In a session on November 13, the Uruguayan Senate unanimously approved a bill to authorize the entry of foreign troops into the country. In the bill, the government requested authorization to host U.S. military troops and aircraft to carry out security tasks in order to protect president Donald Trump during the 2018 G20 summit meeting, which will be held in Buenos Aires, Argentina, from November 30 to December 1, 2018. The bill was presented for urgent consideration on October 30 by defense minister Jorge Menéndez.
The bill also sought authorization for “troops from other participating countries [to enter Uruguay] that expressly require it from the Executive Power, and must do so within the same time frames authorized for the United States”.
The request seeking entry for eight U.S. Air Force aircraft and up to 400 people, including civilians, military personnel and members of the US secret service, was made by the US Embassy’s office of defense cooperation in Montevideo. Troops and aircraft will remain in Uruguay from November 26 to December 3.
Uruguayan President Tabaré Vázquez defended the entry of US troops. The president said that “Uruguay could not refuse the demand” from the United States. “Uruguay has treaties with different countries on cooperation work at the defense level, [and] at the level of the war on terror”, he added.
Defense minister Menéndez said the collaboration was part of the agreements it had signed with various countries for military cooperation. “These agreements oblige Uruguay to provide logistical support in particular circumstances”, he said.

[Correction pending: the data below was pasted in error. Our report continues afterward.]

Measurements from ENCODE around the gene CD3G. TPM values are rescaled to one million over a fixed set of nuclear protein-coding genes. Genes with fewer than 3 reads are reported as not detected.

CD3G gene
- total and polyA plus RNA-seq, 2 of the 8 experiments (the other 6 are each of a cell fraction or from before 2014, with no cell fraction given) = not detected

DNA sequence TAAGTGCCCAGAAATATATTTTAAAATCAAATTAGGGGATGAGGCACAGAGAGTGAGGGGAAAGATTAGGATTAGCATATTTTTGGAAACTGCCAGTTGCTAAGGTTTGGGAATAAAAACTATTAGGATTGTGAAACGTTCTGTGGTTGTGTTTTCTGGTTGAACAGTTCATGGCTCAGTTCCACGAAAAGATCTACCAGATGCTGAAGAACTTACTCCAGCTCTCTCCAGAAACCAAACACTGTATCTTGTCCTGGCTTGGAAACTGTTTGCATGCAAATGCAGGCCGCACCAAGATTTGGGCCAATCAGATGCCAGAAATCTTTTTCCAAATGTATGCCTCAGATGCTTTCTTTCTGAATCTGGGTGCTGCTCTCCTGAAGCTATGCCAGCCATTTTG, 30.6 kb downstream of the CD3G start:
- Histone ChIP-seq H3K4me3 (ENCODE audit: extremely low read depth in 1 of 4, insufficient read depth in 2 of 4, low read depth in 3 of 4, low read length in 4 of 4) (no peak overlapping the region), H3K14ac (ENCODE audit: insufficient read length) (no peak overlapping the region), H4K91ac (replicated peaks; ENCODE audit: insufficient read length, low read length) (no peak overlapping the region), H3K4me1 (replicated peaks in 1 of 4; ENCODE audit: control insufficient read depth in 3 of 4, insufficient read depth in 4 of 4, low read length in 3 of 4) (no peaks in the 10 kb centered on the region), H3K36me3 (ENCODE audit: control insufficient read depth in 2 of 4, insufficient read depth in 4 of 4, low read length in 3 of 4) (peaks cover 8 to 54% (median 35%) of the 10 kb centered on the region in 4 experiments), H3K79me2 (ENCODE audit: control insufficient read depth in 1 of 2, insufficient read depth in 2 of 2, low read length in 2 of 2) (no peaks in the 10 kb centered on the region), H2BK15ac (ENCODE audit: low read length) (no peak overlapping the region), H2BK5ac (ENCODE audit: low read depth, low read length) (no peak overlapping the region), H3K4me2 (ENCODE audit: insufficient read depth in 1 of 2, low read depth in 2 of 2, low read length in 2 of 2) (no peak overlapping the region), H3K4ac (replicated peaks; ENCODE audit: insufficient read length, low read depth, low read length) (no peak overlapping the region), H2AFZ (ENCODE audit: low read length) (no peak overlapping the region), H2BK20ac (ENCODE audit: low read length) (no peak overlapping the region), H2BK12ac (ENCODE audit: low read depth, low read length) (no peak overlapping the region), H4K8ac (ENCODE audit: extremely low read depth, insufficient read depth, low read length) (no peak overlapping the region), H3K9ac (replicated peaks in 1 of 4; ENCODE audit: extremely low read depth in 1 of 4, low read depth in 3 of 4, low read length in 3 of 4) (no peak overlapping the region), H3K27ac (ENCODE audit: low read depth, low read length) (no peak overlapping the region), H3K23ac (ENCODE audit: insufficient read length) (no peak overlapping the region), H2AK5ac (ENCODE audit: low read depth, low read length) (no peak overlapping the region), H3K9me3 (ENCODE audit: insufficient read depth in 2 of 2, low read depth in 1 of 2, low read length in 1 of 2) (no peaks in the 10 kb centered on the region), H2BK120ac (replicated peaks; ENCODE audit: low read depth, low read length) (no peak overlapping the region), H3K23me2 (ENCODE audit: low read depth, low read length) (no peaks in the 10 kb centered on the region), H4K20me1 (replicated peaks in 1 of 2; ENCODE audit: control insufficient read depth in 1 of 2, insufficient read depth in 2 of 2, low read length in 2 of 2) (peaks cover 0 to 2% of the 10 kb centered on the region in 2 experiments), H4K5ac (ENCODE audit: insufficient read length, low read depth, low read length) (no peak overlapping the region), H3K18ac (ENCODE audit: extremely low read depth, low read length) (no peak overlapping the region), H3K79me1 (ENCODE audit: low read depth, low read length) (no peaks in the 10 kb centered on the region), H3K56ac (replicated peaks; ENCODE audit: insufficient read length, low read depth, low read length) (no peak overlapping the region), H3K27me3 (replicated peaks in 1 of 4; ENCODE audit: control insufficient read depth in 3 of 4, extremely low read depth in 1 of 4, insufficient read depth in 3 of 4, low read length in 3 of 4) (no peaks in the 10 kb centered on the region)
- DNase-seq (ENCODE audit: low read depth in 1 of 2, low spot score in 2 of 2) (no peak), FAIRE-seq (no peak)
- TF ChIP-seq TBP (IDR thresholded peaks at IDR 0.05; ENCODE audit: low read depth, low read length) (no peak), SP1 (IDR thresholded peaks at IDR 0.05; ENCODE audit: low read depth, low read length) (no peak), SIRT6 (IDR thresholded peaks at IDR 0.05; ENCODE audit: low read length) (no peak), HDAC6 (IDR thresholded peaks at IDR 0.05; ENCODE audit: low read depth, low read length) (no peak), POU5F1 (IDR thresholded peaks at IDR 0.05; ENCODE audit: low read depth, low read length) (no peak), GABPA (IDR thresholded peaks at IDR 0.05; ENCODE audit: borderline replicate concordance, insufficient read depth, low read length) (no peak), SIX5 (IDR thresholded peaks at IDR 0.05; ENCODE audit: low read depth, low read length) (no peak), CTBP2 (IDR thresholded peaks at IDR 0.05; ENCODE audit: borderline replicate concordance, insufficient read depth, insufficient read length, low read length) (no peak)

On the other hand, the bill was strongly condemned by various social organizations and people’s movements even before it was debated.
“I am against it. They didn’t give me freedom of action. This is what I call the club of the rich. We don’t support rich clubs. Uruguay has nothing to do with the G20. I do not understand why Uruguay is being used as a base of operations”, said a senator of the Broad Front, Constanza Moreira.
The representative of Unidad Popular (a group of left-wing political parties), Eduardo Rubio, also questioned the rationale of Uruguay becoming the operational platform of military contingents “who will come to take care of those people who will be in Argentina”.
The secretary general of the PIT-CNT, the biggest Uruguayan trade union center, Marcelo Abdala, said that he was “absolutely against this initiative.”
On November 8, the executive secretariat of the PIT-CNT issued an official communique, in which it rejected “the entry of military troops.” terming them “a risk to national sovereignty”. The communique also stated that “the operation has no basis from the military and logistical point of view” since the summit will be held in Argentina.
The Confederation of State officials’ Organizations (COFE), a member of the CLATE [Latin American Confederation of State Workers], also rejected the request and said that it will participate, along with with CLATE and its member organizations in Argentina, in the ‘Get out G20-IMF’ march scheduled for November 30.
Amid the generated controversy and condemnation, the bill will be debated by the House of Representatives next Wednesday.